Thursday, November 22, 2007

Brains are Expensive

A while back, Larry Moran over at the Sandwalk wrote about previous expectations of scientist about the number of genes in the human genome. (See also his discussion of Pennisi 2005) The guesses ranged from 140,000 to 15,000 genes. Reading this I was reminded of a statement from Thompson (2001) which I quoted in a term paper about language evolution: 30,000 to 50,000 genes of the human DNA are present in all cells, but only activated in brain cells. This would be a quite extraordinary feat, given that there seem to be only about 20,488 genes at all in the human genome. (Pennisi 2007). But there are other statements that characterize the ‘hyperastronomical’ dimensions (Quine 1987) of the brain quite well. (Quine used the word when describing the vastness of Borges’ fictional Library of Babel, a universe-sized library which contains books with all possible combinations of characters there are, making it impossible to find even one comprehensible sentence. But as a complete layman, I sure sometimes feel the same when reading an article about neuroscience… or anything else for that matter)

The Brain consists of an incredible 1010 neurons and 1013 synapses (Gegenfurtner 2005) and the number of possible connectional combinations between is sometimes estimated to be greater than the number of molecules in the universe (Ramachandran) no wonder it is sometimes called the most complex structure in the know universe. Further, with its about 1251.8 cubic centimeters (cc) (compared to the 316.7 cc of greater apes) (Rilling 2006),our brain is about three times bigger than that of an ape would be, given the same body-size (Lewin 2005).
Just as remarkable is the amount of energy the brain consumes. Although the human brain weighs only 2% of an adult’s body weight, it accounts for 20-25% of its resting energy intake. As a comparison, a chimpanzee’s brain only consumes about 8-9% of its resting metabolism. Thus, the brain uses energy at the same rate consumed by leg muscles of a marathon runner when running (Attwell & Laughlin 2001. It seems like that one could make a good joke out of this fact, but sadly I can’t really imagine how.) The costs to run a human brain are, per unit mass, about 8 to 10 times higher than those for skeletal muscles. In the energy-consuming business, it is only topped by the heart. (Dunbar & Shultz 2007).

At the moment there doesn’t seem to be enough data to estimate which brain areas consume how much energy, but there are two promising candidates for the title of ‘hungriest brain area’. 50% to 60% of the human cerebral cortex are devoted to the perception and interpretation of visual stimuli and the reactions to it. Given that, perception is an incredibly complicated and complex task, this seems quite understandable: In sum, the brain receives about two gigabyte of data per second from approximately 200 million photo receptors in the eyes (Gegenfurtner 2005). Another aspirant for the title are the auditory areas, where metabolic rates seem to be 40% greater than in other parts of the brain (Attwell & Laughlin 2001).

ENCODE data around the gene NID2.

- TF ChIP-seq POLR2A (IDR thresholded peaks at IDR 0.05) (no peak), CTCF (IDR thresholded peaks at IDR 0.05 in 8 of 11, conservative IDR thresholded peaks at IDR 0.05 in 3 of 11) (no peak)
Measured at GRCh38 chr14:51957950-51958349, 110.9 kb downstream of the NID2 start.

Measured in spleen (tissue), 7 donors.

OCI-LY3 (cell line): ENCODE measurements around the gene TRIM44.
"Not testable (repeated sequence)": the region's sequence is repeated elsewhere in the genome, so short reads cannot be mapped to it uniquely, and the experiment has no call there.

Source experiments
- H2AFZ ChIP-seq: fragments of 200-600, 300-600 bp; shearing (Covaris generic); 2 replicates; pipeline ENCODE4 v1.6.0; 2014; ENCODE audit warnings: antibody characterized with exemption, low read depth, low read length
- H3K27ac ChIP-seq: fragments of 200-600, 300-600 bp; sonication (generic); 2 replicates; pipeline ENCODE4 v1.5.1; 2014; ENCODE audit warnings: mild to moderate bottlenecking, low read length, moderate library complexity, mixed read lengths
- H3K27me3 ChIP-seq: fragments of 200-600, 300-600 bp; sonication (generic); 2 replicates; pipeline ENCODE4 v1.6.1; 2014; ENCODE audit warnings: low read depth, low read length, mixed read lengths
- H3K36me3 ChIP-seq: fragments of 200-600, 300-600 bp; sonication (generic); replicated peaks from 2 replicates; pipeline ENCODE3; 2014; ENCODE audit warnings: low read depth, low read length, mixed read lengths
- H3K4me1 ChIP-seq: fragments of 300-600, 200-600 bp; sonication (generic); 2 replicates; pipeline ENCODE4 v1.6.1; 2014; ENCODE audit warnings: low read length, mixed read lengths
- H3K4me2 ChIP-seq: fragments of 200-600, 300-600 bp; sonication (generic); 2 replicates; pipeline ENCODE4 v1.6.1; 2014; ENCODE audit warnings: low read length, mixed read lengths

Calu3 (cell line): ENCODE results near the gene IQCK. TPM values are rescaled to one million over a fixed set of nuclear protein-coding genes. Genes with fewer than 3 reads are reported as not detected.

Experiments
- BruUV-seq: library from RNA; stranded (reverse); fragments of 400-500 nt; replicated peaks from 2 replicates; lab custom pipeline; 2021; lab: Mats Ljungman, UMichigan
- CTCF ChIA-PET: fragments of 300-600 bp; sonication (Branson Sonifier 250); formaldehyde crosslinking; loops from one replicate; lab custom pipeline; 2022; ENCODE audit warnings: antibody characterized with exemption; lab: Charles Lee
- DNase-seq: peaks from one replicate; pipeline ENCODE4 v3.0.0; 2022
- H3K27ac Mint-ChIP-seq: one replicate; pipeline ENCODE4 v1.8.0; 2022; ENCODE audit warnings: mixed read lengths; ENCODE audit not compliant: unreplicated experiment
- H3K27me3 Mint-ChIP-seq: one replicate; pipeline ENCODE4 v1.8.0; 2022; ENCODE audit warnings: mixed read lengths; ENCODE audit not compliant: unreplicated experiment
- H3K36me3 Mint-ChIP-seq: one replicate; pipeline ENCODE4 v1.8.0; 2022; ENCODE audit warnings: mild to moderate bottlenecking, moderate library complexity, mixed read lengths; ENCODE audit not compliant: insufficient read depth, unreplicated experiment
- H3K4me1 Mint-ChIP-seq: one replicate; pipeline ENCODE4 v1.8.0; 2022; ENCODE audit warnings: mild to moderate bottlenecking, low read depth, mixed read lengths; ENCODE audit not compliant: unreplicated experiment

Brains really are made out of “expensive tissue” (Aiello & Wheeler 1995). Because of this, specialized intelligence is far more likely to be created by natural selection than general intelligence, or a brain that is ‘just large’ due to the sheer cost of evolving and maintaining such a thing. (Cheney & Seyfarth 2007: 11) (Ha! Suck on this Jean Piaget! ;) ) As Robin Dunbar puts it: “Because the cost of maintaining a large brain is so great, it is intrinsically unlikely that large brains will evolve merely because they can. Large brains will evolve only when the selection factor in their favor is sufficient to overcome the steep cost gradient“ (Dunbar 1998: 179). In my next post I will consider some of the proposals why we do have such damn hungry and huge brains.


Aiello L.C. and P. Wheeler 1995. ”The expensive tissue hypothesis: the brain and the digestive system in human and primate evolution.” Current Anthropology 36:199–221

Attwell, David and Simon B. Laughlin. 2001. “An Energy Budget for Signaling in the Grey Matter of the Brain.” Journal of Cerebral Blood Flow and Metabolism 21:1133–1145.

Dunbar, Robin I.M.1998.“The Social Brain Hypothesis” Evolutionary Anthropology 6: 178-190.

Dunbar, R.I.M. and Susanne Shultz. 2007. .“Evolution in the Social Brain” Science 317: 1344-1347

Lewin, Roger. 2005. Human Evolution: An Illustrated Introduction. Fifth Edition. Suffolk: Blackwell.

Quine, W. V. 1987. Quiddities: An Intermittently Philosophical Dictionary. Cambridge, MA: Belknap Press

Pennisis, Elizabeth. 2005. "Why do Humans have so Few Genes?" Science 309: 80.

Pennisis, Elizabeth. 2007. "Working the (Gene Count) Numbers: Finally, a Firm Answer?" Science 316: 1113.

Rilling, James K. 2006. Human and NonHuman Primate Brains: Are They Allometrically Scaled Versions of the Same Design? Evolutionary Anthropology 15: 67-77.

Thompson, Richard F. 2000. The Brain: A Neuroscience Primer. Third Edition. New York: Worth Publishers.

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